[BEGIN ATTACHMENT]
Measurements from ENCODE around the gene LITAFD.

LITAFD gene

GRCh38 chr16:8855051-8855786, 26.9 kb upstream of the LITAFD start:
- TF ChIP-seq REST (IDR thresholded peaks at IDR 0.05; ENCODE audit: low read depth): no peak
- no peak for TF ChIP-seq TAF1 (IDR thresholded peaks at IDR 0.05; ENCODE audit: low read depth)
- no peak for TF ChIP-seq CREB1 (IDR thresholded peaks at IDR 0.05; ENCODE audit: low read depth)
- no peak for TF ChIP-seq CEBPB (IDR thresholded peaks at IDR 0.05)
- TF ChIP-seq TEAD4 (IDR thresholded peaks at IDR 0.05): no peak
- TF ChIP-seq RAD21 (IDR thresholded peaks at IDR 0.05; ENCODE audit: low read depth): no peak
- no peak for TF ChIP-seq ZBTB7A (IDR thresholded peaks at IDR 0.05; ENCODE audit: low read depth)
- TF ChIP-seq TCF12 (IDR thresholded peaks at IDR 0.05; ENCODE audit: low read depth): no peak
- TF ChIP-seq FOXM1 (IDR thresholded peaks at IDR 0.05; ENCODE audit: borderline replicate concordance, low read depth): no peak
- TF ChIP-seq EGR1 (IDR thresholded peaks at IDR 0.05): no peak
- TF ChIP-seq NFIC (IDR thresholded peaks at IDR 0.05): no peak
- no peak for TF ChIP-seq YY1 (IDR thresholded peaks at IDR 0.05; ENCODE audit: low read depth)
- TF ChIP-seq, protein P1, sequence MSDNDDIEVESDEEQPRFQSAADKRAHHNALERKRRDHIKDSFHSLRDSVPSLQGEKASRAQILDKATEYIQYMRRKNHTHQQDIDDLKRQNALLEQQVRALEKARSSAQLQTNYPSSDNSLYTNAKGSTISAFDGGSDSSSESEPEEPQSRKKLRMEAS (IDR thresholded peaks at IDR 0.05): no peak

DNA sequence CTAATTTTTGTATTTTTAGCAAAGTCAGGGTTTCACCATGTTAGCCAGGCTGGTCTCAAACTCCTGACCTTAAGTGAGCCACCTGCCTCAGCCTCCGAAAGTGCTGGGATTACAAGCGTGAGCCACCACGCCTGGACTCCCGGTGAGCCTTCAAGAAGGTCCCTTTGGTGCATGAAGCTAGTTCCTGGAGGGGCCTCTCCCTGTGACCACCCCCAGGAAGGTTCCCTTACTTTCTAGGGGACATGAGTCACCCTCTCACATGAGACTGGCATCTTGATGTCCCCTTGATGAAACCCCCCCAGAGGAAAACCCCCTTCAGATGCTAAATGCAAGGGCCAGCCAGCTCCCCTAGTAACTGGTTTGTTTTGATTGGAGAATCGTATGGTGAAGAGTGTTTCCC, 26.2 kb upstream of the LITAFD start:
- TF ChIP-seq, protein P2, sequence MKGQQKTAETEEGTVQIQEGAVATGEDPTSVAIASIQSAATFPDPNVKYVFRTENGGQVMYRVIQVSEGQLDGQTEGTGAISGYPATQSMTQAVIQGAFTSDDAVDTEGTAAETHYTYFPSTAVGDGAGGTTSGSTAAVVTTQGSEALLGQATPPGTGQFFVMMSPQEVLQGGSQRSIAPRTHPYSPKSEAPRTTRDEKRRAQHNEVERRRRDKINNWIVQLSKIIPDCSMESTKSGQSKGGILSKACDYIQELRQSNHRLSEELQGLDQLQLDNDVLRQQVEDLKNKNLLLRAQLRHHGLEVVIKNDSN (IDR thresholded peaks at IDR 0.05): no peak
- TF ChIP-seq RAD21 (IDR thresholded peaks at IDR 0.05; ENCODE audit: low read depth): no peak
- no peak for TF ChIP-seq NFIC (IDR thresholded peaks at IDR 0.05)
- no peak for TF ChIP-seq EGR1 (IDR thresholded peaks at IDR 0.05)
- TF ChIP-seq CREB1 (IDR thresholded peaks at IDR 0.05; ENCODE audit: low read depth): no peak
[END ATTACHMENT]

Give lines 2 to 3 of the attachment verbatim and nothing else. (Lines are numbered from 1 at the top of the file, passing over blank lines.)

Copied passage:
LITAFD gene

GRCh38 chr16:8855051-8855786, 26.9 kb upstream of the LITAFD start: